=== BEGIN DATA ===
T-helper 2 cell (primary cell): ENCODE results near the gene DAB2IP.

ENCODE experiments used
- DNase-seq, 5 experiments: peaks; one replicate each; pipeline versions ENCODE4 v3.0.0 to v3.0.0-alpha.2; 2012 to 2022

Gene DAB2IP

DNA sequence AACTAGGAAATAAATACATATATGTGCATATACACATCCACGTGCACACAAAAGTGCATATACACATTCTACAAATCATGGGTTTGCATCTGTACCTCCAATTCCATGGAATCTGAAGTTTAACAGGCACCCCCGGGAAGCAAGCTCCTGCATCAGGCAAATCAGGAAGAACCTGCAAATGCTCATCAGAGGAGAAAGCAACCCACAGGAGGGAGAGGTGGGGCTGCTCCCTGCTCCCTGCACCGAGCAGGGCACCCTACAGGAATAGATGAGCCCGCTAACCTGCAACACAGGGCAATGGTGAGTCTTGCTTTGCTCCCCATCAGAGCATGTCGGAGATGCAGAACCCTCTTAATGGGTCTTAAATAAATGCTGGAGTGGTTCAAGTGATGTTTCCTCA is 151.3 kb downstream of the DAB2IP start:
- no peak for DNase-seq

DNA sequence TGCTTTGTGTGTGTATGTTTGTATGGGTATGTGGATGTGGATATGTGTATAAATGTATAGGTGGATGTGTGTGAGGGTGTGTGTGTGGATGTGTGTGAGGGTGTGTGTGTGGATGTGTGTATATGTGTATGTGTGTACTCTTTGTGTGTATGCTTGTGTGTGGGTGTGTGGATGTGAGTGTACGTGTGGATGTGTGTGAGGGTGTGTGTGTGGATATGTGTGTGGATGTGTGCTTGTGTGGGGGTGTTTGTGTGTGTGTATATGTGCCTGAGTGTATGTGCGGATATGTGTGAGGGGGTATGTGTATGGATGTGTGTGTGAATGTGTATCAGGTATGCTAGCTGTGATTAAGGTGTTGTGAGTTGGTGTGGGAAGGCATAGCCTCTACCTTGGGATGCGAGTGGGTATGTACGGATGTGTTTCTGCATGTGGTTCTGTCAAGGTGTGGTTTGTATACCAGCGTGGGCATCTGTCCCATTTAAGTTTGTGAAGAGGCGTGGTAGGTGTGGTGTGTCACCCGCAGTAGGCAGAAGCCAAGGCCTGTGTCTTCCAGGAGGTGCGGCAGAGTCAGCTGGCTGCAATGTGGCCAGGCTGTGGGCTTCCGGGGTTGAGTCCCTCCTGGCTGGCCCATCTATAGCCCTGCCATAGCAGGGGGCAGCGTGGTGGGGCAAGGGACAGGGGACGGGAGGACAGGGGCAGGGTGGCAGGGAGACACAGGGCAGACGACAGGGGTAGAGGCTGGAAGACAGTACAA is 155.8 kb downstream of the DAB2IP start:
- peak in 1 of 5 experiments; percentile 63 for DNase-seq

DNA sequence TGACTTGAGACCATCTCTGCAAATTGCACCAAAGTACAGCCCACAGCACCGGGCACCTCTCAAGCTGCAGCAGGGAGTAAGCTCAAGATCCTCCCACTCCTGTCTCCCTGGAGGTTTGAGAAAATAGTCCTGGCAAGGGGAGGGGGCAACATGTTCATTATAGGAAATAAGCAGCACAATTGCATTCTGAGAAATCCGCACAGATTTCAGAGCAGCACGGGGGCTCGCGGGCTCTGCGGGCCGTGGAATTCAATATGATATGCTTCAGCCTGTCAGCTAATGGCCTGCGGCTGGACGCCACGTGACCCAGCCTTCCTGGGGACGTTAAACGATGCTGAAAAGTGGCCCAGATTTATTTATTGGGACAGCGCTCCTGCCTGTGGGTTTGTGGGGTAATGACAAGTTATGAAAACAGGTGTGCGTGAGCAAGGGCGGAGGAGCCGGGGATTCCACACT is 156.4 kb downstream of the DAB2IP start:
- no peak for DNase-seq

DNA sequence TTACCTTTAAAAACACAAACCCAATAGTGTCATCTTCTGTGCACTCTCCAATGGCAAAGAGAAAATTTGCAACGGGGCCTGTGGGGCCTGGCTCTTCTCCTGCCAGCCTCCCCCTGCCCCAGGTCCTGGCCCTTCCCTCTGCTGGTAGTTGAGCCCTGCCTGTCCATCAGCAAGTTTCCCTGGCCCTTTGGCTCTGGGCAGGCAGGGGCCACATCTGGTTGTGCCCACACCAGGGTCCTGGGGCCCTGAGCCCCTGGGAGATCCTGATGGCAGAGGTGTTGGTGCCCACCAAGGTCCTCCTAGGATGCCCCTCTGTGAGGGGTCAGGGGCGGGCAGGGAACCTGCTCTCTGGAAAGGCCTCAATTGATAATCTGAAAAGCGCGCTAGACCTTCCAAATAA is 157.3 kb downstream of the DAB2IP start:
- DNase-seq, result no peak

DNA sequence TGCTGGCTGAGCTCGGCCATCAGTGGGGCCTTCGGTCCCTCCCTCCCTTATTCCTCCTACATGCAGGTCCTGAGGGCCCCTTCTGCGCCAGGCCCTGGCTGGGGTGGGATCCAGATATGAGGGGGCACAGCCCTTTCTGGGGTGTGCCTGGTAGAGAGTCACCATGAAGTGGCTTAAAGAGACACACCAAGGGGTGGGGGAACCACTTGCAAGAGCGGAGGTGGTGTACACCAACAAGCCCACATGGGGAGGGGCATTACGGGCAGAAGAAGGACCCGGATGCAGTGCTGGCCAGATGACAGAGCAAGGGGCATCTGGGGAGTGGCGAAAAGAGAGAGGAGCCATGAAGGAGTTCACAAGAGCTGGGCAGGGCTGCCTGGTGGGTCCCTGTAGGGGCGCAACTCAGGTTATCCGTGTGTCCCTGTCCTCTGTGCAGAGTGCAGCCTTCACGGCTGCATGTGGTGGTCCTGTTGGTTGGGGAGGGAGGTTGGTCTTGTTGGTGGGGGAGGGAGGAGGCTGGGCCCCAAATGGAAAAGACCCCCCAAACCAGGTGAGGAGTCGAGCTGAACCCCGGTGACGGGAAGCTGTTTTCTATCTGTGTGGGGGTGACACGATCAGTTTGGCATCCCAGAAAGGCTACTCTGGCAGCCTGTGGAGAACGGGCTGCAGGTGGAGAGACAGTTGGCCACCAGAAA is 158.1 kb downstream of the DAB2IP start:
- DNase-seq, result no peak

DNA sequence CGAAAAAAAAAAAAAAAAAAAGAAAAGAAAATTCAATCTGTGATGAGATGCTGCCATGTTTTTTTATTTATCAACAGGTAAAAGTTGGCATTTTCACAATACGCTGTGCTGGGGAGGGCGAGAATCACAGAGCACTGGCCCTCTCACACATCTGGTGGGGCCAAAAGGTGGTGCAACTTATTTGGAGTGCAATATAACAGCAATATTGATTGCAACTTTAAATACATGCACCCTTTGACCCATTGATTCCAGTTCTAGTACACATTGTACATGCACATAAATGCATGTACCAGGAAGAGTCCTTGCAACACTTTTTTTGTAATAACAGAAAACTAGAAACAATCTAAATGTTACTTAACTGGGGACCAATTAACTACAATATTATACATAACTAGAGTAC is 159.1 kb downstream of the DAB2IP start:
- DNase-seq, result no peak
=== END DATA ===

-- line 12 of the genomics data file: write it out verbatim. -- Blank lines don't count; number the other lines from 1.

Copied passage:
- DNase-seq, result no peak